Garrison Wynn
Speaker, Consultant, Author

Garrison Wynn

Founder of Wynn Solutions, this keynote speaker is a former stand-up comedian and author of "The Real Truth About Success


How, ho, how?

Q: What accounts for the fat guy's success as an enduring, worldwide symbol of the holiday? The quirky suit? The fawning elves? The antlered entourage? How often do unlikely figures catch fire and seize the popular imagination?

Ho, ho, how did that happen!

Normally a fat guy in a bad suit can't get a second job interview, much less his own holiday and a gaggle of supportive elves! The flying caribou pulling a big red sled is a bit disturbing as well. But people don't choose what's best -- they choose what they are the most comfortable with sometimes, regardless of how strange it is.

It took more than 30 years to get seat belts in cars but apparently the Pet Rock was green-lighted at the first meeting (if you get one of those for Christmas you may be stuck in '70s time warp). Things that really catch on usually have a combination of things going for them. These things include: A look that gets attention, a time in the market where things seem boring or overdone (like now, for example) and people like to show it to others and/or talk about it.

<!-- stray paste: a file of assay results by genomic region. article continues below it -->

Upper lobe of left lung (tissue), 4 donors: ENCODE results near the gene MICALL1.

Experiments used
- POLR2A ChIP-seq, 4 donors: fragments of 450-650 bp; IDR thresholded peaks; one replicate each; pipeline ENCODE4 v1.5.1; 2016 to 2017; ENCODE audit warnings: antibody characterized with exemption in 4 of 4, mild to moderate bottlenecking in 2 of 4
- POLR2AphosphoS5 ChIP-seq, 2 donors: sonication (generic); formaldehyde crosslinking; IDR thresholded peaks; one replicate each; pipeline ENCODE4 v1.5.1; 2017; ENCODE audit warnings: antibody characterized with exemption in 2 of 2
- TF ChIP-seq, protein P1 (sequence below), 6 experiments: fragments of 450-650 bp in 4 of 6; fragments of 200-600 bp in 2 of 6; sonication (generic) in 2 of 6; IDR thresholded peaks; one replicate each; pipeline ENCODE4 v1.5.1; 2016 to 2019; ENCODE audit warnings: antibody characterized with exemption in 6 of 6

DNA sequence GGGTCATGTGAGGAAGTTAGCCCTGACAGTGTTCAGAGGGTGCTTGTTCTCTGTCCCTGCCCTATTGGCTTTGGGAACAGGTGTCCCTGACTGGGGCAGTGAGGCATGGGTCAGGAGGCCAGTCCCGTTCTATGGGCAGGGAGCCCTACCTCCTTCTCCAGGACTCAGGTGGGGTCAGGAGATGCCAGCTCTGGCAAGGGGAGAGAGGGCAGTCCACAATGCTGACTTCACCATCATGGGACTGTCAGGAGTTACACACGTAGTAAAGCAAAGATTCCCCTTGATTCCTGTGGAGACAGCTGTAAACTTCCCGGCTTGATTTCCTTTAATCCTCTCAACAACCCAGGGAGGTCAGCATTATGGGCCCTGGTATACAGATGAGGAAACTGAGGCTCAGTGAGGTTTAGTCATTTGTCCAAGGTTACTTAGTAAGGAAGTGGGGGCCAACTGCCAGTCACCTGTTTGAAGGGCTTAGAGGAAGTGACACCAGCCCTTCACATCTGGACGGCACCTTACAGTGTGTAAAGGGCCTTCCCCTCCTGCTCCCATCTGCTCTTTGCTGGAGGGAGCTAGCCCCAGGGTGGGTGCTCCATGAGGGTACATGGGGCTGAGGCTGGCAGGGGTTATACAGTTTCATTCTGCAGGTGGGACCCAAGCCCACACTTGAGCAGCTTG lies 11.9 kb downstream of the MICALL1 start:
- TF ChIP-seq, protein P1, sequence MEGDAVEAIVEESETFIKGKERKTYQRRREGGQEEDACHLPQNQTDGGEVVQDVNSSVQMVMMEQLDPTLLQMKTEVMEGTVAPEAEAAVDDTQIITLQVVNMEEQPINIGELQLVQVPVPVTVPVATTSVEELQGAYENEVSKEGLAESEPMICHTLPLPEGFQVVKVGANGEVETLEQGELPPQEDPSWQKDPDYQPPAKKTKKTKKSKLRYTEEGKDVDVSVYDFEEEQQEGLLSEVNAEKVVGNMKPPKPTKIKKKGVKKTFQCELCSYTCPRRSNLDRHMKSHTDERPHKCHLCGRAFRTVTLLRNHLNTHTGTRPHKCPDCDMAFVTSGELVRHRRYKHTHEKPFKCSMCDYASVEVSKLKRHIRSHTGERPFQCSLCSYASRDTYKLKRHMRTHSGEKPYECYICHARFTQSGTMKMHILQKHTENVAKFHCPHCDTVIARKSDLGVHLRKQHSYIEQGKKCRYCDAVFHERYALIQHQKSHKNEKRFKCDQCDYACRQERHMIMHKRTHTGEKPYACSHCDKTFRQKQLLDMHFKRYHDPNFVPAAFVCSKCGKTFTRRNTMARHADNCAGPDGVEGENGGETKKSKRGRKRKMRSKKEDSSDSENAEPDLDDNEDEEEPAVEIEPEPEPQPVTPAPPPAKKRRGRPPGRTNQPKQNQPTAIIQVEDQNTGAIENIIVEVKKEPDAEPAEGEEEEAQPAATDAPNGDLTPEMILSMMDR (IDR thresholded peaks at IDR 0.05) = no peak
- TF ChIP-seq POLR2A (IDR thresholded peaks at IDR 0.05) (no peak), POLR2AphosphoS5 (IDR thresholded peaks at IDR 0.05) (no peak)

During the Civil War when the When when hope was needed.Santa image was created, we were looking for hope. Years later when that image was used in marketing ads by Coca-Cola it was because hope plus gifts for kid's equals dollar signs. So if you are asking yourself whether Santa Claus has become too commercialized it's because we have forgotten he actually started out that way!

By Garrison Wynn  |  December 22, 2009; 2:16 PM ET  | Category:  branding Save & Share:  Send E-mail   Facebook   Twitter   Digg   Yahoo Buzz   StumbleUpon   Technorati  
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Good point on the commercialization of Santa. While it is fun to watch our children go nuts on Christmas Day, we forget to educate them on what we are actually celebrating and instead concentrate on finding that one Santa toy that will make them go out of their minds with joy (well, for about 15 minutes anyway). If families would take the time to educate and discuss why these traditions are important to us, then maybe our children would grow up to be more generous and less influenced by the latest must-have toy or gadget.

Posted by: alexmason | December 23, 2009 4:31 PM
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